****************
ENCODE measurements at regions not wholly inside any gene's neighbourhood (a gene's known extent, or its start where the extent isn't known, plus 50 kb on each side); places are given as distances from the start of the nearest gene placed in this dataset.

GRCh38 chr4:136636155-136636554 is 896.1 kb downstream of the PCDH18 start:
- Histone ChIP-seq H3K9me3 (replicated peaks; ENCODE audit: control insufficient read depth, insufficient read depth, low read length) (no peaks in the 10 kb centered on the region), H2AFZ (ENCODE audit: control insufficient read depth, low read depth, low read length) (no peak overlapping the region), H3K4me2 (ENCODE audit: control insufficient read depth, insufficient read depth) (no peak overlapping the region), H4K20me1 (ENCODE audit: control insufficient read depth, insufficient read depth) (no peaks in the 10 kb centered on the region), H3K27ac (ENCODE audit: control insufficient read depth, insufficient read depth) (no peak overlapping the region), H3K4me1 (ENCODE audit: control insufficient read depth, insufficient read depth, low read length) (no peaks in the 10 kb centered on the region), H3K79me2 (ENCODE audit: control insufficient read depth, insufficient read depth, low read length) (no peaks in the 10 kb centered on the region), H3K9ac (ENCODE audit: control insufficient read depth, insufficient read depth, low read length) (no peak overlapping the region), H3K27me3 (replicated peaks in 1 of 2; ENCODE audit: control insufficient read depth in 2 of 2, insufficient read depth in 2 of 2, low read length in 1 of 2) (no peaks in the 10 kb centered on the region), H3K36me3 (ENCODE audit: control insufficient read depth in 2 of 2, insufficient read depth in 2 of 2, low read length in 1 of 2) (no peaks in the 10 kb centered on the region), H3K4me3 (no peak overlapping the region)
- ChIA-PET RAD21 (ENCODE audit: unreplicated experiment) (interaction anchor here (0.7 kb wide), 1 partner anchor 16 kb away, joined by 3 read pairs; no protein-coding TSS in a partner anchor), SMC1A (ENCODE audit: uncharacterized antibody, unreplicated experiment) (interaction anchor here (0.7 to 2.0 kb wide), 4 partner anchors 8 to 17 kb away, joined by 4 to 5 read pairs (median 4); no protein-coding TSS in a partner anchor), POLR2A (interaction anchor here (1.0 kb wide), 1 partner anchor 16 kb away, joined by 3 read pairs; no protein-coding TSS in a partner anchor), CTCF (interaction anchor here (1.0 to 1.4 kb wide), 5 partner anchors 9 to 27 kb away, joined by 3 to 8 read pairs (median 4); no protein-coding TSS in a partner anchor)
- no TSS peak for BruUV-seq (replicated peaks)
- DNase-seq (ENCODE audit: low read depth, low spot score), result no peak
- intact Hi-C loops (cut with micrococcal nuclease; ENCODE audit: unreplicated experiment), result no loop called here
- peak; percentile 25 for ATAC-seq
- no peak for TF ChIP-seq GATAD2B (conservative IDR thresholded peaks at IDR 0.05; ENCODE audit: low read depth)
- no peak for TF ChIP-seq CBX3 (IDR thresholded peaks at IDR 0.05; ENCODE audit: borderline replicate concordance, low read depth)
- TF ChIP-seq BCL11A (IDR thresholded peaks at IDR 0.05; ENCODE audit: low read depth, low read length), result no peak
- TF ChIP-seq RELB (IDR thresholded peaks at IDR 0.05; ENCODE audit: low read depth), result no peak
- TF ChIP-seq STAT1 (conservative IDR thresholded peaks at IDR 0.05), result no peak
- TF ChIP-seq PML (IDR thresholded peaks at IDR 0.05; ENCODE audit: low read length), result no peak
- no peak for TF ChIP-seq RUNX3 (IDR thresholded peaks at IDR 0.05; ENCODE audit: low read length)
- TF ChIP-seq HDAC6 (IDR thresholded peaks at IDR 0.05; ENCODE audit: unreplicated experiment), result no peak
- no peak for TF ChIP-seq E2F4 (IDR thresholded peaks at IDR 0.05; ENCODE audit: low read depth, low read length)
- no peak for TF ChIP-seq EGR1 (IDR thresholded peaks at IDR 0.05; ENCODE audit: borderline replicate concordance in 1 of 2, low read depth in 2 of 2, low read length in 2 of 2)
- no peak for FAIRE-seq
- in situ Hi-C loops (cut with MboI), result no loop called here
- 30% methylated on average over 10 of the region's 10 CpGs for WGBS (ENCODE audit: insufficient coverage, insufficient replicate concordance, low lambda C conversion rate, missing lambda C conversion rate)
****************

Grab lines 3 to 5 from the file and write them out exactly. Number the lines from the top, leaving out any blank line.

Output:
- Histone ChIP-seq H3K9me3 (replicated peaks; ENCODE audit: control insufficient read depth, insufficient read depth, low read length) (no peaks in the 10 kb centered on the region), H2AFZ (ENCODE audit: control insufficient read depth, low read depth, low read length) (no peak overlapping the region), H3K4me2 (ENCODE audit: control insufficient read depth, insufficient read depth) (no peak overlapping the region), H4K20me1 (ENCODE audit: control insufficient read depth, insufficient read depth) (no peaks in the 10 kb centered on the region), H3K27ac (ENCODE audit: control insufficient read depth, insufficient read depth) (no peak overlapping the region), H3K4me1 (ENCODE audit: control insufficient read depth, insufficient read depth, low read length) (no peaks in the 10 kb centered on the region), H3K79me2 (ENCODE audit: control insufficient read depth, insufficient read depth, low read length) (no peaks in the 10 kb centered on the region), H3K9ac (ENCODE audit: control insufficient read depth, insufficient read depth, low read length) (no peak overlapping the region), H3K27me3 (replicated peaks in 1 of 2; ENCODE audit: control insufficient read depth in 2 of 2, insufficient read depth in 2 of 2, low read length in 1 of 2) (no peaks in the 10 kb centered on the region), H3K36me3 (ENCODE audit: control insufficient read depth in 2 of 2, insufficient read depth in 2 of 2, low read length in 1 of 2) (no peaks in the 10 kb centered on the region), H3K4me3 (no peak overlapping the region)
- ChIA-PET RAD21 (ENCODE audit: unreplicated experiment) (interaction anchor here (0.7 kb wide), 1 partner anchor 16 kb away, joined by 3 read pairs; no protein-coding TSS in a partner anchor), SMC1A (ENCODE audit: uncharacterized antibody, unreplicated experiment) (interaction anchor here (0.7 to 2.0 kb wide), 4 partner anchors 8 to 17 kb away, joined by 4 to 5 read pairs (median 4); no protein-coding TSS in a partner anchor), POLR2A (interaction anchor here (1.0 kb wide), 1 partner anchor 16 kb away, joined by 3 read pairs; no protein-coding TSS in a partner anchor), CTCF (interaction anchor here (1.0 to 1.4 kb wide), 5 partner anchors 9 to 27 kb away, joined by 3 to 8 read pairs (median 4); no protein-coding TSS in a partner anchor)
- no TSS peak for BruUV-seq (replicated peaks)